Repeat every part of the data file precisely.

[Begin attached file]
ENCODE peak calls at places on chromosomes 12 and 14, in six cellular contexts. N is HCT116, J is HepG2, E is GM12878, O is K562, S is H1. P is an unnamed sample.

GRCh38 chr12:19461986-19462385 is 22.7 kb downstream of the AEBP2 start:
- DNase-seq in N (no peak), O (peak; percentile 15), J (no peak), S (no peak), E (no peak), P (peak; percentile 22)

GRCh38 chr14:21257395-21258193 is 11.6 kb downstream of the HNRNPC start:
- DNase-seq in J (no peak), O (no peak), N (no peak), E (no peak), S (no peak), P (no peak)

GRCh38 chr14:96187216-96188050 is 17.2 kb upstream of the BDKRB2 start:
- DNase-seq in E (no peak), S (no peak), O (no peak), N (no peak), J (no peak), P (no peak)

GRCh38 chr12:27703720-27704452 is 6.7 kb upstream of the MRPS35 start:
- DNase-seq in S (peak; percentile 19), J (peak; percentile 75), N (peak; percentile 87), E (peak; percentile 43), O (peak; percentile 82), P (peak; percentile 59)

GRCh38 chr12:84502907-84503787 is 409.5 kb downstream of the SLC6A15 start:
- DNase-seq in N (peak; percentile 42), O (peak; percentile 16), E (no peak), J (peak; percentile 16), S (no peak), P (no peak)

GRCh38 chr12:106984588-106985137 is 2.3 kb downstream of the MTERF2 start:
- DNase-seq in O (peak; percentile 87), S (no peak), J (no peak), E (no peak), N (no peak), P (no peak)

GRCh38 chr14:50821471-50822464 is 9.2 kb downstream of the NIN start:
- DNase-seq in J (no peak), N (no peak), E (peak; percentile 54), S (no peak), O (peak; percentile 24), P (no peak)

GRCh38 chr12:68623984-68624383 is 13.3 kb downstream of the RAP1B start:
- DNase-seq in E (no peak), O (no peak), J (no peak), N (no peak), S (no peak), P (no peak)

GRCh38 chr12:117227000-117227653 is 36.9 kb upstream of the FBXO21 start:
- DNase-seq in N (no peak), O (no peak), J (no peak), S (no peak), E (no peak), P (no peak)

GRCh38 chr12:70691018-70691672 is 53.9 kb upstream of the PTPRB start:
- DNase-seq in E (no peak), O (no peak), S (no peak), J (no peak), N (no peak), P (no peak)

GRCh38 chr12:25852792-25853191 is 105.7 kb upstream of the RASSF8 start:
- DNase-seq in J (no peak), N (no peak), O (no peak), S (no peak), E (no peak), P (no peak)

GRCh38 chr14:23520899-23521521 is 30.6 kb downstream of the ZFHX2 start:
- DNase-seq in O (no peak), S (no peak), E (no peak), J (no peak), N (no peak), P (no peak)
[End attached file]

ENCODE peak calls at places on chromosomes 12 and 14, in six cellular contexts. N is HCT116, J is HepG2, E is GM12878, O is K562, S is H1. P is an unnamed sample.

GRCh38 chr12:19461986-19462385 is 22.7 kb downstream of the AEBP2 start:
- DNase-seq in N (no peak), O (peak; percentile 15), J (no peak), S (no peak), E (no peak), P (peak; percentile 22)

GRCh38 chr14:21257395-21258193 is 11.6 kb downstream of the HNRNPC start:
- DNase-seq in J (no peak), O (no peak), N (no peak), E (no peak), S (no peak), P (no peak)

GRCh38 chr14:96187216-96188050 is 17.2 kb upstream of the BDKRB2 start:
- DNase-seq in E (no peak), S (no peak), O (no peak), N (no peak), J (no peak), P (no peak)

GRCh38 chr12:27703720-27704452 is 6.7 kb upstream of the MRPS35 start:
- DNase-seq in S (peak; percentile 19), J (peak; percentile 75), N (peak; percentile 87), E (peak; percentile 43), O (peak; percentile 82), P (peak; percentile 59)

GRCh38 chr12:84502907-84503787 is 409.5 kb downstream of the SLC6A15 start:
- DNase-seq in N (peak; percentile 42), O (peak; percentile 16), E (no peak), J (peak; percentile 16), S (no peak), P (no peak)

GRCh38 chr12:106984588-106985137 is 2.3 kb downstream of the MTERF2 start:
- DNase-seq in O (peak; percentile 87), S (no peak), J (no peak), E (no peak), N (no peak), P (no peak)

GRCh38 chr14:50821471-50822464 is 9.2 kb downstream of the NIN start:
- DNase-seq in J (no peak), N (no peak), E (peak; percentile 54), S (no peak), O (peak; percentile 24), P (no peak)

GRCh38 chr12:68623984-68624383 is 13.3 kb downstream of the RAP1B start:
- DNase-seq in E (no peak), O (no peak), J (no peak), N (no peak), S (no peak), P (no peak)

GRCh38 chr12:117227000-117227653 is 36.9 kb upstream of the FBXO21 start:
- DNase-seq in N (no peak), O (no peak), J (no peak), S (no peak), E (no peak), P (no peak)

GRCh38 chr12:70691018-70691672 is 53.9 kb upstream of the PTPRB start:
- DNase-seq in E (no peak), O (no peak), S (no peak), J (no peak), N (no peak), P (no peak)

GRCh38 chr12:25852792-25853191 is 105.7 kb upstream of the RASSF8 start:
- DNase-seq in J (no peak), N (no peak), O (no peak), S (no peak), E (no peak), P (no peak)

GRCh38 chr14:23520899-23521521 is 30.6 kb downstream of the ZFHX2 start:
- DNase-seq in O (no peak), S (no peak), E (no peak), J (no peak), N (no peak), P (no peak)